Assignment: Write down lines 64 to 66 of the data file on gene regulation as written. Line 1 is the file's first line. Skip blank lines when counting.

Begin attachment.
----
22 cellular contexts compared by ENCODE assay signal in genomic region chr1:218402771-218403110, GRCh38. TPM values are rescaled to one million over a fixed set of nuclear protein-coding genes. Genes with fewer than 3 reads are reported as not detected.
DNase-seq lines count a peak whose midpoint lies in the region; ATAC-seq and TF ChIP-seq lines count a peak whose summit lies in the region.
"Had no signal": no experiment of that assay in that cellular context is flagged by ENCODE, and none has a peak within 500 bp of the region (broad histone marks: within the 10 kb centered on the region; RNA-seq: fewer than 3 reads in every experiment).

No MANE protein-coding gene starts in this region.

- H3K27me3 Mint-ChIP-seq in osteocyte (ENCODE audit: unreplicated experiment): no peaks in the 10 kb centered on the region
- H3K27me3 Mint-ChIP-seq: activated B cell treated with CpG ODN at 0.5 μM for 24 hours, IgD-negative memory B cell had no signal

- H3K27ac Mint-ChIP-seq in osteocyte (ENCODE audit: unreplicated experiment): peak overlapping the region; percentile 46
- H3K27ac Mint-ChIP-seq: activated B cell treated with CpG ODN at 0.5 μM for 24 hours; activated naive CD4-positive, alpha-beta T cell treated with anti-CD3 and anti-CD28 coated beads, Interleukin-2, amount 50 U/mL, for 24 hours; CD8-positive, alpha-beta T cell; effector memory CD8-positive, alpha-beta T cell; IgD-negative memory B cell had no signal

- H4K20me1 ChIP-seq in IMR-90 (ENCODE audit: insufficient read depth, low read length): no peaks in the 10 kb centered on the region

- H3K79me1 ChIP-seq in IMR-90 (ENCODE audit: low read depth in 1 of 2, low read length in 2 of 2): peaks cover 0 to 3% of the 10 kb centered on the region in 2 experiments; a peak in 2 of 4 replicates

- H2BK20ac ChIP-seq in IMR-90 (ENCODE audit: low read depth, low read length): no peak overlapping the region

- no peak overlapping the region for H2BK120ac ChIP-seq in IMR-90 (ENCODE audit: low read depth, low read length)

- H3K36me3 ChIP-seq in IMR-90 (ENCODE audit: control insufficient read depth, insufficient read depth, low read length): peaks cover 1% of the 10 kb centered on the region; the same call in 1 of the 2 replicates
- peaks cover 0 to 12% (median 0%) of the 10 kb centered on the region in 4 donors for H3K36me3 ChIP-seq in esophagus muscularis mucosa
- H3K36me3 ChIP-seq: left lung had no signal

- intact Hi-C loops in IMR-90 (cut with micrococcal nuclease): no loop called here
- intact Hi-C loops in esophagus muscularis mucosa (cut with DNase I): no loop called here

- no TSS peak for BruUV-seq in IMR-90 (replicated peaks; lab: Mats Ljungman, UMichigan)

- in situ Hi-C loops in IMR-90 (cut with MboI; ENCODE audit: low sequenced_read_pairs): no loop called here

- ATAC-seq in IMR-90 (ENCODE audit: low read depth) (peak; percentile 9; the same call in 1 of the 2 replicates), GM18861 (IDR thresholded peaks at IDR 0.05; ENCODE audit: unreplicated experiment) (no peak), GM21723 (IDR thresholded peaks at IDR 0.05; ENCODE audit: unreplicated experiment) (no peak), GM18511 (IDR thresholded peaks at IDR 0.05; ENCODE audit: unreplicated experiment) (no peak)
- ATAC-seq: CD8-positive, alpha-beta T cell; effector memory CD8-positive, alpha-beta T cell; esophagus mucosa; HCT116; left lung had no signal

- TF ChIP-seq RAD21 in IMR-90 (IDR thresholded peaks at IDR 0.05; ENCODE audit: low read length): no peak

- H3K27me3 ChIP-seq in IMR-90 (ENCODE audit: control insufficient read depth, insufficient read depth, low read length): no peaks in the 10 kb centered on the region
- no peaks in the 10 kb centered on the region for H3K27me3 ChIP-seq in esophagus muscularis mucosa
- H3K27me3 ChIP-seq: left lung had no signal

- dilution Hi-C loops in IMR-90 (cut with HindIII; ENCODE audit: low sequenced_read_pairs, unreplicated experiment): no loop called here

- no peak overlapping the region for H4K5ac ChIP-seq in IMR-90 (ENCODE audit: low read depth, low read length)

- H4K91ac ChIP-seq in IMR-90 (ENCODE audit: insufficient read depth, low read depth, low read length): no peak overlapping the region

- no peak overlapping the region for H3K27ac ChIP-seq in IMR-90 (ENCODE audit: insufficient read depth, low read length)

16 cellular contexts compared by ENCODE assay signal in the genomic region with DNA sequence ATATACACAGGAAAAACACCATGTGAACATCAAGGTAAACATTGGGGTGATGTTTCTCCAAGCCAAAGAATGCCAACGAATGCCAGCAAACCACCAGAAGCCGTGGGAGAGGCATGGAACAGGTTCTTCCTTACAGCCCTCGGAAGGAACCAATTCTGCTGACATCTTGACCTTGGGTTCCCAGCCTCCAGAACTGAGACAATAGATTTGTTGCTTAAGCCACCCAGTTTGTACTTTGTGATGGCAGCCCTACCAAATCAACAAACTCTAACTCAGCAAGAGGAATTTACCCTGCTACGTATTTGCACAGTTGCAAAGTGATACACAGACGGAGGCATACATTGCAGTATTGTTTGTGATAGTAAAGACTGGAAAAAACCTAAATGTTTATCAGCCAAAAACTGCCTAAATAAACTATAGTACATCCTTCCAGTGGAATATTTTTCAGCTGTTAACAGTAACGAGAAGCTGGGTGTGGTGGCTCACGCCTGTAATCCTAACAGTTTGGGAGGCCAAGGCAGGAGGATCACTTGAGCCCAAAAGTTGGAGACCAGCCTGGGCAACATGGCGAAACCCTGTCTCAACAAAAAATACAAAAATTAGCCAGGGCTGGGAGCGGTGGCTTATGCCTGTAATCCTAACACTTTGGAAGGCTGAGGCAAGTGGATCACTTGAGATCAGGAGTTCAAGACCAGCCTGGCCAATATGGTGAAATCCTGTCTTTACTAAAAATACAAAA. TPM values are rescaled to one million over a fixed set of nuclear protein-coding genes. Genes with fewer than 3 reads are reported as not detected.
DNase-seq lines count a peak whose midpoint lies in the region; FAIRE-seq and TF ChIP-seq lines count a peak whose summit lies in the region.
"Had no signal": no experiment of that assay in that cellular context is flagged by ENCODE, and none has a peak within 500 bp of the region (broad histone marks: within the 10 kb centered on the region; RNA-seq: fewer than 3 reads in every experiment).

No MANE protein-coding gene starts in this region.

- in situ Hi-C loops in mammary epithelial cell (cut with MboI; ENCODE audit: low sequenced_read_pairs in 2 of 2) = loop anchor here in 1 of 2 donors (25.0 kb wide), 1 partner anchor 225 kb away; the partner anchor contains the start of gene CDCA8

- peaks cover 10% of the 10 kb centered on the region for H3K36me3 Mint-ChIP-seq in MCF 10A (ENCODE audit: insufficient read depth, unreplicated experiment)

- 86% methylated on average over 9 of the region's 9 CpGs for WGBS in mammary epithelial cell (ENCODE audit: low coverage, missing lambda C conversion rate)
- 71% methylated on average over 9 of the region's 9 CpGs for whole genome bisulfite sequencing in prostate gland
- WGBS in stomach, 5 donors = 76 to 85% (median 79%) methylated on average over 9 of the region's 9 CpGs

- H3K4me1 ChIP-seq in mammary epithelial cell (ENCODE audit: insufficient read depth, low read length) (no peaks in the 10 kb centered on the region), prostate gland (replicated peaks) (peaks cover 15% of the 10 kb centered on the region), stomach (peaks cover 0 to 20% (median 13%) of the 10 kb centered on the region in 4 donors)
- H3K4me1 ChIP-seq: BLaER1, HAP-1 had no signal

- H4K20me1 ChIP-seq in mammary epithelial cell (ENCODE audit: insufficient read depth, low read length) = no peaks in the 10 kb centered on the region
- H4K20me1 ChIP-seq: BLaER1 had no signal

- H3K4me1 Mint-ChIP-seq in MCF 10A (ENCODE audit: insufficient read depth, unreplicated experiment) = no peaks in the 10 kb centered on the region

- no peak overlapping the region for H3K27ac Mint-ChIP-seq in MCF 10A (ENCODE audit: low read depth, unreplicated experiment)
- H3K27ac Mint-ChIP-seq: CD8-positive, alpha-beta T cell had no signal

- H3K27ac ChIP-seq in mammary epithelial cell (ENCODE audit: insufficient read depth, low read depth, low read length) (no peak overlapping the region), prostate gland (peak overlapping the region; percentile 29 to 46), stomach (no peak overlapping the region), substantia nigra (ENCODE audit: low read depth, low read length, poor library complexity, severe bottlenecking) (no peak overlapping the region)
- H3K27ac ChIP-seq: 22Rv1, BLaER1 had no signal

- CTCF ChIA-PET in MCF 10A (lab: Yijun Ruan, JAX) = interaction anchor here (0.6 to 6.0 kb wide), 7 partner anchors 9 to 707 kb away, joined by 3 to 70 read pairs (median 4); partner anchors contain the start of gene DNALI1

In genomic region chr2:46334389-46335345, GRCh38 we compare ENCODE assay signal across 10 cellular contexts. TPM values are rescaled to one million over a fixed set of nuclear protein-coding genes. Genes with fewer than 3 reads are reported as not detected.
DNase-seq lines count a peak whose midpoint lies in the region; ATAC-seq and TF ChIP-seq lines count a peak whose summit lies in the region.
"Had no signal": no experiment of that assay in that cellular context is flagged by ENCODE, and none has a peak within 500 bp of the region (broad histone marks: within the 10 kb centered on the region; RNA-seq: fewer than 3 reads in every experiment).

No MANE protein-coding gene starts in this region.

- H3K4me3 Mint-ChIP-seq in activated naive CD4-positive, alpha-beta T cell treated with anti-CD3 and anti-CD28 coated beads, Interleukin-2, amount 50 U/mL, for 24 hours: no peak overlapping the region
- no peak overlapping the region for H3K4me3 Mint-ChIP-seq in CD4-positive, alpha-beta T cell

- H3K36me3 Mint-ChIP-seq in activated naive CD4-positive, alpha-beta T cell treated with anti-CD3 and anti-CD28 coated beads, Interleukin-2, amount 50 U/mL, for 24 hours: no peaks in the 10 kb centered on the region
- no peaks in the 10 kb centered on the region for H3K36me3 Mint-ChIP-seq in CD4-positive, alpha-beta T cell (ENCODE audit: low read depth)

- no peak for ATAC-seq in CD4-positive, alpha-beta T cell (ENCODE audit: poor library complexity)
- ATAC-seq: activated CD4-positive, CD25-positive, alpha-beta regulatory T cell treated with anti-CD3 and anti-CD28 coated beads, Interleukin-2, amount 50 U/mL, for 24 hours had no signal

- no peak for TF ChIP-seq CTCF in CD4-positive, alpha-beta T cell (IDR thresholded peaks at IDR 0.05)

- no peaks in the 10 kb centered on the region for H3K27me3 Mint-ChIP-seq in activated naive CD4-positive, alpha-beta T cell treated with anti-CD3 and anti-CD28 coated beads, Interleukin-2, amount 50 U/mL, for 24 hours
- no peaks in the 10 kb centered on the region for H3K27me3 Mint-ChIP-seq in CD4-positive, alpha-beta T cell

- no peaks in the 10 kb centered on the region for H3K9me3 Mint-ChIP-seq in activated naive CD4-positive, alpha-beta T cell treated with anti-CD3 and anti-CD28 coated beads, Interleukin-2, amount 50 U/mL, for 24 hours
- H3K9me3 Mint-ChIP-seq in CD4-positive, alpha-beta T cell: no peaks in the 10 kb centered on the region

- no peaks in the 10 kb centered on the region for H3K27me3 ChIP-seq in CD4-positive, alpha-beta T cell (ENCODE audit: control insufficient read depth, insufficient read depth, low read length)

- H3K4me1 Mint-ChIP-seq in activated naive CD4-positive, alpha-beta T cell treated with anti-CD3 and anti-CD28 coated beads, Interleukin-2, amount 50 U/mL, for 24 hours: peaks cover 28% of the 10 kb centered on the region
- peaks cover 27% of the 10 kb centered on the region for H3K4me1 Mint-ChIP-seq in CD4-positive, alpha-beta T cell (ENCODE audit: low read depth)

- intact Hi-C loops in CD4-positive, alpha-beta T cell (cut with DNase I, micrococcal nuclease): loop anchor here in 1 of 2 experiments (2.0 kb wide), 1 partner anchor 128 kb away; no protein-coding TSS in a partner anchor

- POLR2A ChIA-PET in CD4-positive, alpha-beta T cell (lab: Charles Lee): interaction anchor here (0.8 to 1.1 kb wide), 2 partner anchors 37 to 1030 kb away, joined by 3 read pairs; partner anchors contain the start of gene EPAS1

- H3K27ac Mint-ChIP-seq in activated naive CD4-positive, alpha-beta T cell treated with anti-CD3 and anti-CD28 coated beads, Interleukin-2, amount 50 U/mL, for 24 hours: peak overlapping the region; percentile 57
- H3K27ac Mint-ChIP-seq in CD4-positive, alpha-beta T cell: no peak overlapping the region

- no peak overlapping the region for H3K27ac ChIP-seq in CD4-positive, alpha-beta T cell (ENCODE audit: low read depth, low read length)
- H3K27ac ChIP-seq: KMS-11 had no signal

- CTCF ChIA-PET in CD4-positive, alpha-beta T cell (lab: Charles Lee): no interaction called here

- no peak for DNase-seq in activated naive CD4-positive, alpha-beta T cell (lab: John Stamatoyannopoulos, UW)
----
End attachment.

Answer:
- no peaks in the 10 kb centered on the region for H3K27me3 ChIP-seq in CD4-positive, alpha-beta T cell (ENCODE audit: control insufficient read depth, insufficient read depth, low read length)

- H3K4me1 Mint-ChIP-seq in activated naive CD4-positive, alpha-beta T cell treated with anti-CD3 and anti-CD28 coated beads, Interleukin-2, amount 50 U/mL, for 24 hours: peaks cover 28% of the 10 kb centered on the region
- peaks cover 27% of the 10 kb centered on the region for H3K4me1 Mint-ChIP-seq in CD4-positive, alpha-beta T cell (ENCODE audit: low read depth)